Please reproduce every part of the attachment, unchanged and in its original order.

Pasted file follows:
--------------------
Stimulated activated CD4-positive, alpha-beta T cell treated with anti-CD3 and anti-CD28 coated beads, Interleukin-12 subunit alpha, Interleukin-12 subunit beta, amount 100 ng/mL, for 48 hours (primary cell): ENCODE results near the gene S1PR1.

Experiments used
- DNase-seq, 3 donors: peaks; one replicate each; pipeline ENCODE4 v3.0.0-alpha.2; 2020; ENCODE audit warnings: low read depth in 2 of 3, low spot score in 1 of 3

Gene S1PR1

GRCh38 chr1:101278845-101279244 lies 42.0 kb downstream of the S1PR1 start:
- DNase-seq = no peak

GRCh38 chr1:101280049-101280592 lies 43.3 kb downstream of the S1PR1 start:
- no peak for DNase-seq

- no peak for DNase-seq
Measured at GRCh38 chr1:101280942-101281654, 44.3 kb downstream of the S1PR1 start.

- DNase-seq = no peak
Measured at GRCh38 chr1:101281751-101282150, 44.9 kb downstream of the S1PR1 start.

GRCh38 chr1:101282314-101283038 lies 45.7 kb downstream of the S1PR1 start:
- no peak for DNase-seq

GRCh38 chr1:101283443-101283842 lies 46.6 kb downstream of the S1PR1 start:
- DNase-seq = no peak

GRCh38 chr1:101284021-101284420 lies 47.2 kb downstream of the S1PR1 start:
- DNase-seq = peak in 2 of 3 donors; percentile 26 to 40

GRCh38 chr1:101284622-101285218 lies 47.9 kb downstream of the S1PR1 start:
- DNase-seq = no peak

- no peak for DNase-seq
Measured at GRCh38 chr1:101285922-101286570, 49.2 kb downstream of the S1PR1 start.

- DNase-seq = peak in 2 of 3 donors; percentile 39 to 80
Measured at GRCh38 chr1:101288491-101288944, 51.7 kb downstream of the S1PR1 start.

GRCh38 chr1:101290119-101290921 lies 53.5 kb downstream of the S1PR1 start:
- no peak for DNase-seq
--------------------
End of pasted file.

Stimulated activated CD4-positive, alpha-beta T cell treated with anti-CD3 and anti-CD28 coated beads, Interleukin-12 subunit alpha, Interleukin-12 subunit beta, amount 100 ng/mL, for 48 hours (primary cell): ENCODE results near the gene S1PR1.

Experiments used
- DNase-seq, 3 donors: peaks; one replicate each; pipeline ENCODE4 v3.0.0-alpha.2; 2020; ENCODE audit warnings: low read depth in 2 of 3, low spot score in 1 of 3

Gene S1PR1

GRCh38 chr1:101278845-101279244 lies 42.0 kb downstream of the S1PR1 start:
- DNase-seq = no peak

GRCh38 chr1:101280049-101280592 lies 43.3 kb downstream of the S1PR1 start:
- no peak for DNase-seq

- no peak for DNase-seq
Measured at GRCh38 chr1:101280942-101281654, 44.3 kb downstream of the S1PR1 start.

- DNase-seq = no peak
Measured at GRCh38 chr1:101281751-101282150, 44.9 kb downstream of the S1PR1 start.

GRCh38 chr1:101282314-101283038 lies 45.7 kb downstream of the S1PR1 start:
- no peak for DNase-seq

GRCh38 chr1:101283443-101283842 lies 46.6 kb downstream of the S1PR1 start:
- DNase-seq = no peak

GRCh38 chr1:101284021-101284420 lies 47.2 kb downstream of the S1PR1 start:
- DNase-seq = peak in 2 of 3 donors; percentile 26 to 40

GRCh38 chr1:101284622-101285218 lies 47.9 kb downstream of the S1PR1 start:
- DNase-seq = no peak

- no peak for DNase-seq
Measured at GRCh38 chr1:101285922-101286570, 49.2 kb downstream of the S1PR1 start.

- DNase-seq = peak in 2 of 3 donors; percentile 39 to 80
Measured at GRCh38 chr1:101288491-101288944, 51.7 kb downstream of the S1PR1 start.

GRCh38 chr1:101290119-101290921 lies 53.5 kb downstream of the S1PR1 start:
- no peak for DNase-seq